Server Memory (All Platforms)
Estimating server memory involves a number of factors:
As an estimate, allow 64MB of available RAM for a server and 16MB for a local client. The more clients you add, the more RAM will be used. Databases with large page sizes consume resources in larger chunks than do those with smaller page sizes. Resource usage on the Classic server grows by a fixed amount per client attachment; on Superserver, resources are shared and will grow dynamically as needed. Firebird 1.5 will use extra available RAM for sorting if it is available. Memory usage is discussed in more detail in Chapter Firebird Server.
Firebird server —and any databases you create or connect to—must reside on a hard drive that is physically connected to the host machine. You cannot locate components of the server, or any database, on a mapped drive, a filesystem share, or a network filesystem.
You cannot run a Firebird server from a CD-ROM. However, you can attach to a read-only database on a CD-ROM drive that is physically attached to the server.1
When estimating the disk space required for an installation, consider the sizes of the following executables. Disk space, over and above these minimum estimates, must also be available for database files, shadows (if used), sort files, logs, and backups.
Minimum Machine Specifications
Minimum specifications depend on how you plan to use the system. You can run a server and develop database schemas on a minimally configured PC—even a “fast” 486 or a Pentium II with 64MB RAM will run Firebird 1.0.x—but such a configuration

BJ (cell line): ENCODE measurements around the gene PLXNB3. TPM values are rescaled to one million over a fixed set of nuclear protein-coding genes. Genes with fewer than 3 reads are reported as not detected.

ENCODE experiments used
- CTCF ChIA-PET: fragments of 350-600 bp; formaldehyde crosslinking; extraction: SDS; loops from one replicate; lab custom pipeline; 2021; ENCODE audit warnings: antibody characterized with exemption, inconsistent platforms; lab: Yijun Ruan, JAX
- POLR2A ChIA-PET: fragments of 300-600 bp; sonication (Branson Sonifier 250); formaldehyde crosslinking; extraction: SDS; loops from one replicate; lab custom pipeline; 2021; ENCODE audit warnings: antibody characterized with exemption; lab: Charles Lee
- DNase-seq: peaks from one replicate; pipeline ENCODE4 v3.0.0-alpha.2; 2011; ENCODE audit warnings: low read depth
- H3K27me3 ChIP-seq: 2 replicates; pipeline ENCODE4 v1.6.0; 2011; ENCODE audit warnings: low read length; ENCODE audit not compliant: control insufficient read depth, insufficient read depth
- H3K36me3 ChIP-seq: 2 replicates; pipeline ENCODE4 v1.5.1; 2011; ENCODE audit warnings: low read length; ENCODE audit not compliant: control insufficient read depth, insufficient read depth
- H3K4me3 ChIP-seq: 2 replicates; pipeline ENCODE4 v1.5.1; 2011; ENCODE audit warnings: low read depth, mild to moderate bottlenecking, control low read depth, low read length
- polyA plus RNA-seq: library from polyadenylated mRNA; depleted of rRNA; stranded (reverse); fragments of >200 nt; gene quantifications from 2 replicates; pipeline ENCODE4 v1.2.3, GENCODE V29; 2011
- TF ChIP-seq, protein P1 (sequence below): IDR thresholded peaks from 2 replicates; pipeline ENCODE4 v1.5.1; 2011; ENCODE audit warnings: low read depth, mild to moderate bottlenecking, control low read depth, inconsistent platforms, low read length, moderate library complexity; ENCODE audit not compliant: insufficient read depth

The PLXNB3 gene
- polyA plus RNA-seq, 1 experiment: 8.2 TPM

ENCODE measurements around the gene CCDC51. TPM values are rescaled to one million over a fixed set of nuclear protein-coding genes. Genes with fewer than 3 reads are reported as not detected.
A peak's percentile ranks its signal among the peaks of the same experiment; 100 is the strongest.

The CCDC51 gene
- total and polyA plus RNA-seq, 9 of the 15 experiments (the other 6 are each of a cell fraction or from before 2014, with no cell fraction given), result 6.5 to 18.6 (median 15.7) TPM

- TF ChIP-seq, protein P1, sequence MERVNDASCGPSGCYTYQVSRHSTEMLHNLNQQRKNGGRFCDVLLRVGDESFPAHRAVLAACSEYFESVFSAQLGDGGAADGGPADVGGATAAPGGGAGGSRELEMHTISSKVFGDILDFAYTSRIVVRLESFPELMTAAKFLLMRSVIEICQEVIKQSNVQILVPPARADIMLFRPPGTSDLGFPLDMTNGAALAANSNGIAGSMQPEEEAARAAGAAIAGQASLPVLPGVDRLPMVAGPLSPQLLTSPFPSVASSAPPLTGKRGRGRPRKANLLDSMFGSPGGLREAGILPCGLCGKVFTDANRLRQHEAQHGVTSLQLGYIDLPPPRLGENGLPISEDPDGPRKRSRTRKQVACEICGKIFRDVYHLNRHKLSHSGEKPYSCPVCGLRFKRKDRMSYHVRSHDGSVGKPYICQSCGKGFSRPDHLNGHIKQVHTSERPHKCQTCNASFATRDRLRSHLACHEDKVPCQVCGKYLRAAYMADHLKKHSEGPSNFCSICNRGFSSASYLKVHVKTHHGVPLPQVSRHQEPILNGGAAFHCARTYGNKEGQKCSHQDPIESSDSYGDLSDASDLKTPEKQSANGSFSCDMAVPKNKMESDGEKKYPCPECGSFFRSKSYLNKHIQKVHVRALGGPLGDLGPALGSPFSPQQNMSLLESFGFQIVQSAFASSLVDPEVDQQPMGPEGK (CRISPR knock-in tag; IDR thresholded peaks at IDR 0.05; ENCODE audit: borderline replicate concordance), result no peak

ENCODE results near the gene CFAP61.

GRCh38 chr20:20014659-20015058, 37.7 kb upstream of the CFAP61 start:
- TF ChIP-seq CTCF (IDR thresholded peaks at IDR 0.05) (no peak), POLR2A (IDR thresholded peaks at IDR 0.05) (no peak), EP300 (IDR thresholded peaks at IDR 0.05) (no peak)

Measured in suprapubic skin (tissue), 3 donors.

SMP and Hyperthreading Support
Firebird Superserver and Classic server can use shared memory multi-processors on Linux. On Windows, SMP support is available only for Classic server.
Hyperthreading is uncertain and seems to depend on several variables, including operating system platform, hardware vendor, and server version. Some users have reported success; others have had problems. If you have a machine with this feature, try your selected server with it enabled initially, and be prepared to disable it at the BIOS level if performance appears slow.
Processor affinity can be configured at the server level in firebird.conf (v.1.5) or ibconfig/isc_config (v.1.0.x). On Windows, for v.1.0.x and for v.1.5 Superserver, the CPU affinity mask should be set to a single CPU on an SMP machine. For instructions, refer to the section “The Firebird Configuration File” in Chapter Configuration and Special Features.
Table shows the minimum operating system requirements for running Firebird servers. However, always check the README files in the /doc directory of your kit for late-breaking information about operating system issues.
Firebird Minimum Operating System Requirements
Firebird Related Interview Questions
|RDBMS Interview Questions||MySQL Interview Questions|
|Linux Interview Questions||Mac OS X Deployment Interview Questions|
|Windows Administration Interview Questions||Windows Server 2003 Interview Questions|
|SQL Interview Questions||NoSQL Interview Questions|
|Advanced C++ Interview Questions|
Introduction To Client/server Architecture
About Firebird Data Types
Date And Time Types
Blobs And Arrays
From Drawing Board To Database
Creating And Maintaining A Database
Firebird’s Sql Language
Expressions And Predicates
Querying Multiple Tables
Ordered And Aggregated Sets
Overview Of Firebird Transactions In
Programming With Transactions
Introduction To Firebird Programming
Developing Psql Modules
Error Handling And Events
Security In The Operating Environment
Configuration And Special Features
Interactive Sql Utility (isql)
Database Backup And Restore (gbak)
Housekeeping Tool (gfix)
Understanding The Lock Manager
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